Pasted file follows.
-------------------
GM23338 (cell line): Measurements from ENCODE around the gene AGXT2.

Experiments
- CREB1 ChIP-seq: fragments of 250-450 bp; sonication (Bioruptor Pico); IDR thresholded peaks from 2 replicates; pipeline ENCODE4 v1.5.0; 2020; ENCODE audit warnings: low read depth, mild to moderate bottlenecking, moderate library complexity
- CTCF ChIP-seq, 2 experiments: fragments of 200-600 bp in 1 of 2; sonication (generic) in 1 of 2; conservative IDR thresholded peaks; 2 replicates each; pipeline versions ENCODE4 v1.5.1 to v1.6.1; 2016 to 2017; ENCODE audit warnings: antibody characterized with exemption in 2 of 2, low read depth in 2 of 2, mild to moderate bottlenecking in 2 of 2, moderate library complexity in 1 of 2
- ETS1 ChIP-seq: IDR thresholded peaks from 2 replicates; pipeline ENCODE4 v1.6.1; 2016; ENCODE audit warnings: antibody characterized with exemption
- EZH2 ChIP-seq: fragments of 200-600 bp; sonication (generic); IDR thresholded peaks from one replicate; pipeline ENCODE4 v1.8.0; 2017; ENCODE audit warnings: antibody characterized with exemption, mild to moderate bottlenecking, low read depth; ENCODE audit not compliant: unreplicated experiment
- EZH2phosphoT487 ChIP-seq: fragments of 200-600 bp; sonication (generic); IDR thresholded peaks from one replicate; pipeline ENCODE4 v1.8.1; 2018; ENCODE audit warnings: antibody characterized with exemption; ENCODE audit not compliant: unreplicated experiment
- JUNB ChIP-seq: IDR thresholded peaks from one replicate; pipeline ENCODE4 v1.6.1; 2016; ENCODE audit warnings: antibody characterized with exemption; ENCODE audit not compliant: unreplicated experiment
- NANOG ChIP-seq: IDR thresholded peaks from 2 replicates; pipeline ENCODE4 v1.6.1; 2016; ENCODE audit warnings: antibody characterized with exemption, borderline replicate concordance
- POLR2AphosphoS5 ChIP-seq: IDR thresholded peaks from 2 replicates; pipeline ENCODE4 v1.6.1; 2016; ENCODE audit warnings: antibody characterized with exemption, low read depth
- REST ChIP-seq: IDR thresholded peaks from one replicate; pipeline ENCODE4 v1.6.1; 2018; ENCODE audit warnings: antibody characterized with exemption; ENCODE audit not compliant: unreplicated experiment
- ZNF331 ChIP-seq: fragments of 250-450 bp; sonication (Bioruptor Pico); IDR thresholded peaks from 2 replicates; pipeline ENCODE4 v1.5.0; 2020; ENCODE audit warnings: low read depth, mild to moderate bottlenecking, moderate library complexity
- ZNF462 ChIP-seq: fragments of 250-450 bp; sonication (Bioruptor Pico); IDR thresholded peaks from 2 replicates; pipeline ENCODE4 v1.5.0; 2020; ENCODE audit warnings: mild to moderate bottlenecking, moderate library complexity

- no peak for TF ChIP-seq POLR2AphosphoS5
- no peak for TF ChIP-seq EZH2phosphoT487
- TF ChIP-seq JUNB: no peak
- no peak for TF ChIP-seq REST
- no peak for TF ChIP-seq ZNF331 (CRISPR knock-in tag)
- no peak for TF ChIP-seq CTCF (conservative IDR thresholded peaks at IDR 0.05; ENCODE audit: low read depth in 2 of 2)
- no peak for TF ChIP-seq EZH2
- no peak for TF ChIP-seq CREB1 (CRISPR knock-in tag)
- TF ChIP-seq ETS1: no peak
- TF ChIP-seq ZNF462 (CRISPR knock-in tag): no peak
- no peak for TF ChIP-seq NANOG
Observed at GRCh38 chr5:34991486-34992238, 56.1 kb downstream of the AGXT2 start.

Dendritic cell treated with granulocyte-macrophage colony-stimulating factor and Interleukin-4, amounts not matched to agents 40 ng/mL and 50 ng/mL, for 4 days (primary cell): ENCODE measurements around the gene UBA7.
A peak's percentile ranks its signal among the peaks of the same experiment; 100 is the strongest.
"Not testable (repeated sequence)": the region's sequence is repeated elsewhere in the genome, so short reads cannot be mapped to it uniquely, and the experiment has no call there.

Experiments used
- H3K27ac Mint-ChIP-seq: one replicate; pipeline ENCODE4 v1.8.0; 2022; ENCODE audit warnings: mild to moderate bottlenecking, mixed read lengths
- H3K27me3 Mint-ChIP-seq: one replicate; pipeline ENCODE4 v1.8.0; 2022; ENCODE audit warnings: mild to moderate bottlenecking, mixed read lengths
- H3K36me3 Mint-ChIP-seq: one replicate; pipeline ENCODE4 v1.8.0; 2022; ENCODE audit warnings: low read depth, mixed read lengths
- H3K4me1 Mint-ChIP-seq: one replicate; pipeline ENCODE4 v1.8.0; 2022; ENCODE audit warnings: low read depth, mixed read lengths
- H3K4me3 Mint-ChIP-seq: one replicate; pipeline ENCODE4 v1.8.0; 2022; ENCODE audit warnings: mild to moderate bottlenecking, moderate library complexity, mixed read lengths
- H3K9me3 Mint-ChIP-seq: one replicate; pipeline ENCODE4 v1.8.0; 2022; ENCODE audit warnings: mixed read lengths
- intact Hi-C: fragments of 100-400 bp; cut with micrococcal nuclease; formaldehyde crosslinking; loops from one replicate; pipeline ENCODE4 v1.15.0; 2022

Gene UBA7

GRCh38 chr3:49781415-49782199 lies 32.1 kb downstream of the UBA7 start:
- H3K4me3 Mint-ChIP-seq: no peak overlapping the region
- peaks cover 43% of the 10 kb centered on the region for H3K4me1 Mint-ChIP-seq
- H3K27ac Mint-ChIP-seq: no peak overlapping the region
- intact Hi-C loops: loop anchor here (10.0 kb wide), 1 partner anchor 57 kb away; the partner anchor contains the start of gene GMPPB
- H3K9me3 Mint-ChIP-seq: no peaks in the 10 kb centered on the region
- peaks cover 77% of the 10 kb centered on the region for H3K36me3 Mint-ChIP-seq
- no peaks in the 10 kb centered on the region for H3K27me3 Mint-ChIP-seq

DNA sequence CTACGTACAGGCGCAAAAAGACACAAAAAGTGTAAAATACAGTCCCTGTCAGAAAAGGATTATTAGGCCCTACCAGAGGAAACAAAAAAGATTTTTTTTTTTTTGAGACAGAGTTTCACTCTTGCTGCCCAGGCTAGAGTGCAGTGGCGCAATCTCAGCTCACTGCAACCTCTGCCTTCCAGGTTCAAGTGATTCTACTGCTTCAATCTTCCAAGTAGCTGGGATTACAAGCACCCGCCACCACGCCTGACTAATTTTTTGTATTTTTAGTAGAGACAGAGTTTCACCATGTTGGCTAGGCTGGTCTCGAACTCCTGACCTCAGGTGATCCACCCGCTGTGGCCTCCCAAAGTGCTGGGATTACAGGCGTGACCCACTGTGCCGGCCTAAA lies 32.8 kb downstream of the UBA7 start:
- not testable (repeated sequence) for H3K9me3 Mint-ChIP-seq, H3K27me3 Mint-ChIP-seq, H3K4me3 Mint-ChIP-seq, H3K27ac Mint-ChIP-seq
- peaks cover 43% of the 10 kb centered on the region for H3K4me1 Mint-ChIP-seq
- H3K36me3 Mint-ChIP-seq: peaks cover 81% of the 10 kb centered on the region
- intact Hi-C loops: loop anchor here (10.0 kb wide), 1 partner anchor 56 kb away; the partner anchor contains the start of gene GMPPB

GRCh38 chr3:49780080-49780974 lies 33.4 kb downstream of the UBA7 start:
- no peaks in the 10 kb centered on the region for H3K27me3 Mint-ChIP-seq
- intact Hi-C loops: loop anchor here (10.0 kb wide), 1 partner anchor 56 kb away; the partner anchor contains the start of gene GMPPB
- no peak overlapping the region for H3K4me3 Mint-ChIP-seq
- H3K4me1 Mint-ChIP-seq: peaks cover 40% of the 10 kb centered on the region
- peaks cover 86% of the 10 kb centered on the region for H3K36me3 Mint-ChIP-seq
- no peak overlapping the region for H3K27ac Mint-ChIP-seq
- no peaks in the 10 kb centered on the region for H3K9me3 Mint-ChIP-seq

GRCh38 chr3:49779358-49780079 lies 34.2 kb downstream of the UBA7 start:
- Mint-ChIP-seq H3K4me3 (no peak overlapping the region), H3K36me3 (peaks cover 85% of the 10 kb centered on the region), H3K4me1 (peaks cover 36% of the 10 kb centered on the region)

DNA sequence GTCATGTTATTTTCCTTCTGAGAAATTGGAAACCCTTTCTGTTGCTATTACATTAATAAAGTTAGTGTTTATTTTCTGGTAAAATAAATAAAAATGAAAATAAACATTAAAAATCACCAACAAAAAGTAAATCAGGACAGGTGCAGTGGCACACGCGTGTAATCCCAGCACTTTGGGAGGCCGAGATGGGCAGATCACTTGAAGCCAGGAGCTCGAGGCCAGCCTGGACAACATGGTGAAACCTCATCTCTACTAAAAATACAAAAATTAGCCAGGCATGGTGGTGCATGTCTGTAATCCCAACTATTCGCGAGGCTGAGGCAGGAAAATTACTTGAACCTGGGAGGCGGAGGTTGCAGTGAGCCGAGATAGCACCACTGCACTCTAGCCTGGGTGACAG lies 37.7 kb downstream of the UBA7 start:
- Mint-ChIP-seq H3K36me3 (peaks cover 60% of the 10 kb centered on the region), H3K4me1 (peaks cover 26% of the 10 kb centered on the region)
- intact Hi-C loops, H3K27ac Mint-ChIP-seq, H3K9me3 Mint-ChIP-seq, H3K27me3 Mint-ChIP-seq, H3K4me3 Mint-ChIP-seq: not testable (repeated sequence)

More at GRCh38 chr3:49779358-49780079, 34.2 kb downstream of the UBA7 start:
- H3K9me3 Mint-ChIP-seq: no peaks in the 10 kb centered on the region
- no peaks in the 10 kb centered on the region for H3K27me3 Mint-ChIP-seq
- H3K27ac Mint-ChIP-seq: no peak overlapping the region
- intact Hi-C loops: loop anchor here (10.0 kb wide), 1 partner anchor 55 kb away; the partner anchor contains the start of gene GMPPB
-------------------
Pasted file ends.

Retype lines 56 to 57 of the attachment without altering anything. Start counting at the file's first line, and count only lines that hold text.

- peaks cover 86% of the 10 kb centered on the region for H3K36me3 Mint-ChIP-seq
- no peak overlapping the region for H3K27ac Mint-ChIP-seq